2004 MN4, or most popularly known as asteroid 99942 Apophis, is a near Earth asteroid discovered in December 2004. Apophis measures about 400 meters in diameter and upon its discovery, it was given a chance of 2.7 percent that it will hit our planet in 2029. On 19 October 2006, NASA estimated that Apophis had a change of 1 in 45,000 of colliding with Earth on 13 April 2036
and 1 in 12.3 million that it will hit our planet one year later.
13 year-old Nico Marquardt from Potsdam, Germany, revealed this month that the odds have been greatly underestimated by NASA, and Apophis has a chance of 1 in 450 of colliding with Earth, if it were to collide with one of the 40,000 satellites currently in orbit around the Earth. Marquardt's effort to recalculate the risk posed by asteroid Apophis was part of a science competition, and submitted his paper under the title 'Apophis - The Killer Asteroid'.
NASA and the ESA already confirmed that the results obtained by Marquardt are correct. Some of the satellites orbiting Earth travel at velocities of an excess of 3.07 kilometers per second, at altitudes up to 36,000 kilometers. Although Apophis has a low chance to collide with Earth in the near future, it may pass through the vicinity of the planet at distances as low as 32,500 kilometers.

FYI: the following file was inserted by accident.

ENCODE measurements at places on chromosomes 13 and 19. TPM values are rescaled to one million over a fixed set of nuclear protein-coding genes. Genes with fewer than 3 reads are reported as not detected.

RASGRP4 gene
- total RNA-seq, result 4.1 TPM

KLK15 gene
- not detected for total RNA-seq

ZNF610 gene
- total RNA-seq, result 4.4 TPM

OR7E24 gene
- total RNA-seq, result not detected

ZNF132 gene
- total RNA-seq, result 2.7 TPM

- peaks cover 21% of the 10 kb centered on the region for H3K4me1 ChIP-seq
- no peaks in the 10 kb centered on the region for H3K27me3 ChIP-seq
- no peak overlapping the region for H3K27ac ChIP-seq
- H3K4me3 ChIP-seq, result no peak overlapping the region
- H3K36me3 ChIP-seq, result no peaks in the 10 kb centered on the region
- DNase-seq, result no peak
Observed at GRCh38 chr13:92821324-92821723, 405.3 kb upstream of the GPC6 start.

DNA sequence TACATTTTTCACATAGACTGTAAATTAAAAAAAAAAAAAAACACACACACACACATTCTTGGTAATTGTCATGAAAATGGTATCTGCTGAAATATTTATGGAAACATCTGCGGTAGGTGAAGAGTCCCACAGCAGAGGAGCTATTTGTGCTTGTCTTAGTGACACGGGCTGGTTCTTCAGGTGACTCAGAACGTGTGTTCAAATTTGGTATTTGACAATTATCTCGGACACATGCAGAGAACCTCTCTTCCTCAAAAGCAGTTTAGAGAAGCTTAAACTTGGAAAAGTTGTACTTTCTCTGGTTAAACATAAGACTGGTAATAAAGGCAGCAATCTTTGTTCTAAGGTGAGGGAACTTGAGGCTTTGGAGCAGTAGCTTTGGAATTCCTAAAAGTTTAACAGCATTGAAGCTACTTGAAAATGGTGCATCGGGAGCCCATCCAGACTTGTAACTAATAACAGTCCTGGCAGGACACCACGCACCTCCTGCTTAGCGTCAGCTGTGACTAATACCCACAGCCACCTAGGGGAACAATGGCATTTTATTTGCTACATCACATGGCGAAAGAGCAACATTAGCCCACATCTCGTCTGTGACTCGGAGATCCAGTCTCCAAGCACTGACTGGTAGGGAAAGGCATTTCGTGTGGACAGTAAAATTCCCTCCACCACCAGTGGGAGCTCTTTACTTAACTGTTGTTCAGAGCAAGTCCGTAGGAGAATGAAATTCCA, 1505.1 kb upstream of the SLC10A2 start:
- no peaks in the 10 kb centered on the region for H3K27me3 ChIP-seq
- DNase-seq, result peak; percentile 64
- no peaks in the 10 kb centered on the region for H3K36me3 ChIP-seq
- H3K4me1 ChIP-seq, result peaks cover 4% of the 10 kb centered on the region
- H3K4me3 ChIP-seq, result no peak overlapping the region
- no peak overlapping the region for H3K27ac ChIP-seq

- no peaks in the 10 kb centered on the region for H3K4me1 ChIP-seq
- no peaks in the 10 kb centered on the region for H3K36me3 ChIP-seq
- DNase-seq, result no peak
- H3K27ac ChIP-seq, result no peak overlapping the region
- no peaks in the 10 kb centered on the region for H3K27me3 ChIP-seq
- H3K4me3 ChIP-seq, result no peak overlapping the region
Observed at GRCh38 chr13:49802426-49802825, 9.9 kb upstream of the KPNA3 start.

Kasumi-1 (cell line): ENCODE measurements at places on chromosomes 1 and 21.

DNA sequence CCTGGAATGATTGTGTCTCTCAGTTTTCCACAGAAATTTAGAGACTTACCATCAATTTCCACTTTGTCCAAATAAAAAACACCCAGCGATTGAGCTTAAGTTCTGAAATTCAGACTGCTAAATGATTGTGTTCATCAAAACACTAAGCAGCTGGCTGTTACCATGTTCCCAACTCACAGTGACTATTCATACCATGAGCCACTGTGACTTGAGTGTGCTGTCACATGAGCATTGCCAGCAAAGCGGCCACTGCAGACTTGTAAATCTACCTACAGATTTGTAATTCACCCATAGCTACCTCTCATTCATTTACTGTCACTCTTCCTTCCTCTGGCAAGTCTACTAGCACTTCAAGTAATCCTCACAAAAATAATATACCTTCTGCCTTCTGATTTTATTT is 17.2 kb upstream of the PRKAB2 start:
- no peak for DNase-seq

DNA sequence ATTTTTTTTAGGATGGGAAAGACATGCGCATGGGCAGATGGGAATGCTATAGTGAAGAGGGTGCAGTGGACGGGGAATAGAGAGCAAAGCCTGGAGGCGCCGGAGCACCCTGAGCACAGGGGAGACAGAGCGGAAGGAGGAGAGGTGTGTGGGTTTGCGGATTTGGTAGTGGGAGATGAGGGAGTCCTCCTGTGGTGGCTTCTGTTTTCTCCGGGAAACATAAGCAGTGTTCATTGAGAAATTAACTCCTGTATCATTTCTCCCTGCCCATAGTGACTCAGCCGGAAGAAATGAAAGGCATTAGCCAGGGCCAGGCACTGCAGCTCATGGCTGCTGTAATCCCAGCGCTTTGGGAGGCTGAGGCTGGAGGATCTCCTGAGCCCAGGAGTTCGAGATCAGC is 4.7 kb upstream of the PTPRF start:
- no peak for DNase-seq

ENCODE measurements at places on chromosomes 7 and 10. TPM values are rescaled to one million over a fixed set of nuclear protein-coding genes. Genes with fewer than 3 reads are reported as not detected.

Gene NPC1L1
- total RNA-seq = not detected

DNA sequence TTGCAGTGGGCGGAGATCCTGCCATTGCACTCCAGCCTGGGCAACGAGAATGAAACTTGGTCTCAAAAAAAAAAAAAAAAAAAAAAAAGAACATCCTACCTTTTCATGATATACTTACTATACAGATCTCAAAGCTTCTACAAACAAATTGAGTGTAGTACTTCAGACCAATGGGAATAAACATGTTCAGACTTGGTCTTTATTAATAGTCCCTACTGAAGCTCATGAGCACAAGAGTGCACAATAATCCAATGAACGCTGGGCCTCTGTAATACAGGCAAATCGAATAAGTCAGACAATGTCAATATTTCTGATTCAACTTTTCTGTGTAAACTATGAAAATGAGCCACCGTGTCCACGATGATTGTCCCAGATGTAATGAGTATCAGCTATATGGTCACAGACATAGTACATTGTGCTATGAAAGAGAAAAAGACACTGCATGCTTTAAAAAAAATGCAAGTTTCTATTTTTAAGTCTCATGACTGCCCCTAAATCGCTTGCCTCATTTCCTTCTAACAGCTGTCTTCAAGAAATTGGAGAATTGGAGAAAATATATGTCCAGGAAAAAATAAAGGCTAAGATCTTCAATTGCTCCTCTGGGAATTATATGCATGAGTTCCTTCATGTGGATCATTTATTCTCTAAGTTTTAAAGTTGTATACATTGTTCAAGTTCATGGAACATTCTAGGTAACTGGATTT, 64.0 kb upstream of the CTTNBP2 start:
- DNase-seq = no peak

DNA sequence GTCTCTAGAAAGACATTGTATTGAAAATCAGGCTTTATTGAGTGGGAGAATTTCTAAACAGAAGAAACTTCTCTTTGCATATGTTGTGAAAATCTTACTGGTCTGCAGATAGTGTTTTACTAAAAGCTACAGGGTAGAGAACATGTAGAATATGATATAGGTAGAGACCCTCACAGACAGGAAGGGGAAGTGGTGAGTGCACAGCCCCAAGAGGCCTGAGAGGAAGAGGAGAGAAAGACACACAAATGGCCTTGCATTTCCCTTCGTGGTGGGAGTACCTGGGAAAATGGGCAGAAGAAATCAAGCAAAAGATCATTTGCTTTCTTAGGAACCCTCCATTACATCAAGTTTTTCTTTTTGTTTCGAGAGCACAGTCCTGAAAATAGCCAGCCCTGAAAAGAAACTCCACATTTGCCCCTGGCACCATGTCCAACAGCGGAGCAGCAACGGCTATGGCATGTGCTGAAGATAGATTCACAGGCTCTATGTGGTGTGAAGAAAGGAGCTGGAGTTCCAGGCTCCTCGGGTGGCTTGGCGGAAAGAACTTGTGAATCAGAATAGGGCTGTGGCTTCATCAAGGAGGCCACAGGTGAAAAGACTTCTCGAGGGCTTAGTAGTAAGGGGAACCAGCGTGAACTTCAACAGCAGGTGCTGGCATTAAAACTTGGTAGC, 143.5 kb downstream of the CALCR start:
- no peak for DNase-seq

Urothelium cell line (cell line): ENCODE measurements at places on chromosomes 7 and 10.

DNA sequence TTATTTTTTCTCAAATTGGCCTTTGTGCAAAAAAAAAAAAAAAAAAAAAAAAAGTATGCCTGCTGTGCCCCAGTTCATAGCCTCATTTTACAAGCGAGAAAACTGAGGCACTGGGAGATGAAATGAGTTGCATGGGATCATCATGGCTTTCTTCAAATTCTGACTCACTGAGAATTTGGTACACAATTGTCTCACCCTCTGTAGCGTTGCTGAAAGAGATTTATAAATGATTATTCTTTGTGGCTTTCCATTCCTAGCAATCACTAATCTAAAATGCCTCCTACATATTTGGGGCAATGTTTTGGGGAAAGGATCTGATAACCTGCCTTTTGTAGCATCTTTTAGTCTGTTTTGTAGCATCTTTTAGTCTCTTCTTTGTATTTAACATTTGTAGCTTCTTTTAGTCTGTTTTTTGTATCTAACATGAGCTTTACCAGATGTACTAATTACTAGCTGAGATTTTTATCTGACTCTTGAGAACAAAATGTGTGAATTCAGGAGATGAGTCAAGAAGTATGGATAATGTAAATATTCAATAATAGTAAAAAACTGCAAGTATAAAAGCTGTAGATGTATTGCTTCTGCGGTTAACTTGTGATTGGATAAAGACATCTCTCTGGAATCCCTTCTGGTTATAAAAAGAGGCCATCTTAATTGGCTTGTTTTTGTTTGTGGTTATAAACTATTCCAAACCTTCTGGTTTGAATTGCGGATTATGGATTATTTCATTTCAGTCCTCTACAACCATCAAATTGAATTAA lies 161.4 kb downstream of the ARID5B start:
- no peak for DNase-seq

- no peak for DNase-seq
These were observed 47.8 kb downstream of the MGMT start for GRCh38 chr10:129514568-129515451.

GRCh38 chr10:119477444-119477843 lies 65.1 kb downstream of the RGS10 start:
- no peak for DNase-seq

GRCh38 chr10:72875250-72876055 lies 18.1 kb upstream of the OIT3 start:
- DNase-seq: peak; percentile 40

In case the current trajectory of the asteroid is altered during its next fly-by around Earth in 2029, there is a good chance that it will intersect with our planet in 2036. In such a situation, the asteroid burning into Earth's atmosphere would create a sphere of iron and iridium, 320 meters across, having a mass of about 200 billion tons.
It would most likely crash in the Atlantic Ocean and create a tsunami wave that would destroy all coastline and inland areas on both sides of the ocean. The material thrown into Earth atmosphere would create a cloud of dust that would block sunlight for an indefinite amount of time.